The sparrow had landed on the mound. Gabe didn’t understand all that he was feeling as he looked at the pile. The tumult of emotion inside of him brewed and boiled over, spewing out at the innocent sparrow. “Why did you bring us here?” He screamed it as loud as he could, his face crimson. “I don’t want to be here. I don’t want to see this! Get away from us! Go!”
Despair circled Gabe like a vulture, taunting, laughing. “He’s dead. He’s dead. They’re all dead. Lifeless bodies left for the birds. You might as well join them. Vulpine will be after you next.” Gabe pounded the ground, sure he was going mad. The sparrow landed in front of him then lifted off again and back to the stack of bodies.
“I said go!” Gabe grabbed up a stone and heaved it at the bird. The sparrow escaped, and the stone landed with a moan.
A moan? “Angela, someone’s still alive!”
She picked up her head. “What?”
“Didn’t you hear that? Someone moaned. Someone’s alive.”
“Alive?” Angela was shaking her head, her body still trembling too much to move. “Gabe, I can’t. I can’t go over there. Don’t make me go over there.” The thought of those bodies sent a new ripple of tremors through her.
“Okay. Okay. It’s okay. You don’t have to do anything. I’ll do it. It’s okay.” The sight of his sister so frail unnerved him.
Be a man, Gabe. He drew in a quick breath and held it as he launched out toward the pile. He was there in four long strides. Standing there close to it, he didn’t see a pile—he saw men. Familiar faces with blank stares. He vomited. Another moan emitted from one of the men.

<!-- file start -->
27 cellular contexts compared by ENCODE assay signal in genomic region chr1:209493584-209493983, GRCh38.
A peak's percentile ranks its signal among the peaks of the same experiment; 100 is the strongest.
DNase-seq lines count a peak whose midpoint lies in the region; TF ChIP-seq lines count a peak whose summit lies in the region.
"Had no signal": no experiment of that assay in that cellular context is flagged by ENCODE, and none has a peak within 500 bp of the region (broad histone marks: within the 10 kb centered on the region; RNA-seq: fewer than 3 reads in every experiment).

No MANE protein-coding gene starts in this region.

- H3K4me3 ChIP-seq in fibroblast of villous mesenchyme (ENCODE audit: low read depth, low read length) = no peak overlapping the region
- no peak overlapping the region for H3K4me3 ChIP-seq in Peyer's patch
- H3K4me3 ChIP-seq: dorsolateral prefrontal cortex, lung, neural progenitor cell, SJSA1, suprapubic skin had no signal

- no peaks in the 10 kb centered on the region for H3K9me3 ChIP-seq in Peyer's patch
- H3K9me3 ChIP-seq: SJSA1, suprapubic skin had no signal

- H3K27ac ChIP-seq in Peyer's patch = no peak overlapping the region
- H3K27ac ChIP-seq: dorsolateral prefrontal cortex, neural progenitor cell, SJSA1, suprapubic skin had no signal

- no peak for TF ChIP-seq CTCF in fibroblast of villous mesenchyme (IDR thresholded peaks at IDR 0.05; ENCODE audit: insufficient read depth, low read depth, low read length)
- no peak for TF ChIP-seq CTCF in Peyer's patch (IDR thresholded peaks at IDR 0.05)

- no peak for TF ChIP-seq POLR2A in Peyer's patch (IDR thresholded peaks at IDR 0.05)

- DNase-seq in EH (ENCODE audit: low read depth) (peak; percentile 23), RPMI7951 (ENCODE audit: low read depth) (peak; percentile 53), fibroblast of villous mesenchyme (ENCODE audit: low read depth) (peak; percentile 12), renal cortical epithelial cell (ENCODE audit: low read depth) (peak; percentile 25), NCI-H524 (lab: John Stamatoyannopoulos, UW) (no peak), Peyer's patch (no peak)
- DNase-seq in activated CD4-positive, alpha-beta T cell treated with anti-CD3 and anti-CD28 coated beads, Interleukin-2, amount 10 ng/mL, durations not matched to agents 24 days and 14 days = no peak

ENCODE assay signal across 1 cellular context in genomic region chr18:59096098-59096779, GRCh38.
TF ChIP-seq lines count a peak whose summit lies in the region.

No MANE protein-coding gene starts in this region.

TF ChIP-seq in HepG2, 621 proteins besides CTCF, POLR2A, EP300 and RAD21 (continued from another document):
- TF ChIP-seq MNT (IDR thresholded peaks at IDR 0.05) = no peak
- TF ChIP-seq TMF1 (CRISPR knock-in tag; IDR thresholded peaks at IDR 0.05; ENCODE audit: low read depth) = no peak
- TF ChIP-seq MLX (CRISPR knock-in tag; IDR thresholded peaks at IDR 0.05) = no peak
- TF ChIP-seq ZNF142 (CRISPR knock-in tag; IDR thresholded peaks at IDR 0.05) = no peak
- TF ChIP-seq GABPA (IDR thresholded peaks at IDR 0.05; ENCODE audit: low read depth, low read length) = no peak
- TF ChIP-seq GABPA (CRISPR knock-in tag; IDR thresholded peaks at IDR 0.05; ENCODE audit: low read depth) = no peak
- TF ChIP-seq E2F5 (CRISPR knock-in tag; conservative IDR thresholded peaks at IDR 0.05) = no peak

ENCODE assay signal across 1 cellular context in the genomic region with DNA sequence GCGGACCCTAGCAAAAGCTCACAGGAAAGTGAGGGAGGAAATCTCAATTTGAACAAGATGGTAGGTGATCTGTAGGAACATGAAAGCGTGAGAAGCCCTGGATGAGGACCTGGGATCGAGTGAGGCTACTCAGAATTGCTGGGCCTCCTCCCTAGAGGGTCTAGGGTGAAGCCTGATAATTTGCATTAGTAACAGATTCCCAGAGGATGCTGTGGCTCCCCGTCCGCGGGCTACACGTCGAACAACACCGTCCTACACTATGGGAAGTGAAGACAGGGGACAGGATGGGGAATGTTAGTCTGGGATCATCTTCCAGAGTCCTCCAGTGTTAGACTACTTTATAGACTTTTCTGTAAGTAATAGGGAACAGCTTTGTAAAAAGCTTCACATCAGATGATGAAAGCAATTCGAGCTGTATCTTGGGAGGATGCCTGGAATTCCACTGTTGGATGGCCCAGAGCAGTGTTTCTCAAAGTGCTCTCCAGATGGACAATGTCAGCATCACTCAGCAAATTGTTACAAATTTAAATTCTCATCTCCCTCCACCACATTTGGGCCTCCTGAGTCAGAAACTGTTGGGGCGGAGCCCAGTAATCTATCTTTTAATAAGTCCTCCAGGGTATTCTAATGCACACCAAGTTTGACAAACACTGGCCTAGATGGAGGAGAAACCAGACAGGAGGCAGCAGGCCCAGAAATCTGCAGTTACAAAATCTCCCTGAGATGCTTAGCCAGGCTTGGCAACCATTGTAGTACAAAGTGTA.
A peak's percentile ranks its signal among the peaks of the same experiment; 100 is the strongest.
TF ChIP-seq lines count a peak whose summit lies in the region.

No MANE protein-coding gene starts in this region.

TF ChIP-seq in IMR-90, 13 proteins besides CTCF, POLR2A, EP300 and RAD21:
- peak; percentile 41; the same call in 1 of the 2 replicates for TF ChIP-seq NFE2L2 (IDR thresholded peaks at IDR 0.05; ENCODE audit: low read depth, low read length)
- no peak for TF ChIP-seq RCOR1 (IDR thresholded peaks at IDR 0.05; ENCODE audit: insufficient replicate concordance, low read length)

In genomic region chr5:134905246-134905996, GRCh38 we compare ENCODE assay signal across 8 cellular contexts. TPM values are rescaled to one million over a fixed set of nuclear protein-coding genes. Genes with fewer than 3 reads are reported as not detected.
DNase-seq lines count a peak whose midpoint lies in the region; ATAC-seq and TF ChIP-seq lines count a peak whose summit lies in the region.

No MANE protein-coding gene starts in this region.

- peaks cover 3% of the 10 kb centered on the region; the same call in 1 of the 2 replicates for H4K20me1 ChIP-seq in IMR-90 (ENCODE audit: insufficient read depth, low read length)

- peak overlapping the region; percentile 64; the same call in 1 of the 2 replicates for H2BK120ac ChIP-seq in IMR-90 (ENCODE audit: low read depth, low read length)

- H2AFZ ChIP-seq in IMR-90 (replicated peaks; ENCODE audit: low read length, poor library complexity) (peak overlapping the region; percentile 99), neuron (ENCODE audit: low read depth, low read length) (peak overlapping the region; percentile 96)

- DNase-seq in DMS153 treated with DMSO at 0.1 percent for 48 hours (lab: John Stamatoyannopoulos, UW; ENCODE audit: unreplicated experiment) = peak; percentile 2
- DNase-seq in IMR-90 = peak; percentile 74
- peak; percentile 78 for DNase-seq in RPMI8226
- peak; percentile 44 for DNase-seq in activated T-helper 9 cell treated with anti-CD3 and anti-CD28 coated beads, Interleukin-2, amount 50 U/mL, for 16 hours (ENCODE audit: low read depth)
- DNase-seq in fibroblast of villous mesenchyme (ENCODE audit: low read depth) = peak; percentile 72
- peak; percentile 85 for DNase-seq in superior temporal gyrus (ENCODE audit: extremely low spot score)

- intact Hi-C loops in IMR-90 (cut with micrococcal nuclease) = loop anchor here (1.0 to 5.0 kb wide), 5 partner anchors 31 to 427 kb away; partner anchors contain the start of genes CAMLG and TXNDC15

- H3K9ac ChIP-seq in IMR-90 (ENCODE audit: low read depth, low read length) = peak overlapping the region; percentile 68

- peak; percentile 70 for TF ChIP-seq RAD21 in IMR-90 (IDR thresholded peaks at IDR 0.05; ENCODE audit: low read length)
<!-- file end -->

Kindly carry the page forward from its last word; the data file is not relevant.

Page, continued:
“Father?” The word slipped out. Could it be him? As he made his way around them, his eyes scanned the men frantically until they rested on his father’s face. Gabe moved over to him and knelt gently by his head. “I’m here, Father. It’s okay.” His father let out a gasp of air that carried Gabe’s name.
Gabe exhaled, and with the release his tears flowed. The dam had broken and everything he had felt and experienced that day came flooding out. He cried for his father. He cried for the rebellion. He cried over thinking his father was dead. He cried knowing he still might die. He cried for his mother and Tabitha in the Square. He cried for the terror Angela went through. He cried for the King.
Finally, Gabe’s river of tears ran dry. It had washed away all his strength. He was drained, empty. “Father, I don’t know what to do. I don’t know how I could possibly help you.” The sparrow returned and landed on his father’s hand. It flitted up and then returned to rest on his father’s hand. Again and again.
“You want to lead my father somewhere?” Gabe was too worn to concern himself over talking to an animal. “He can’t even move!” Despair started cackling in his ear.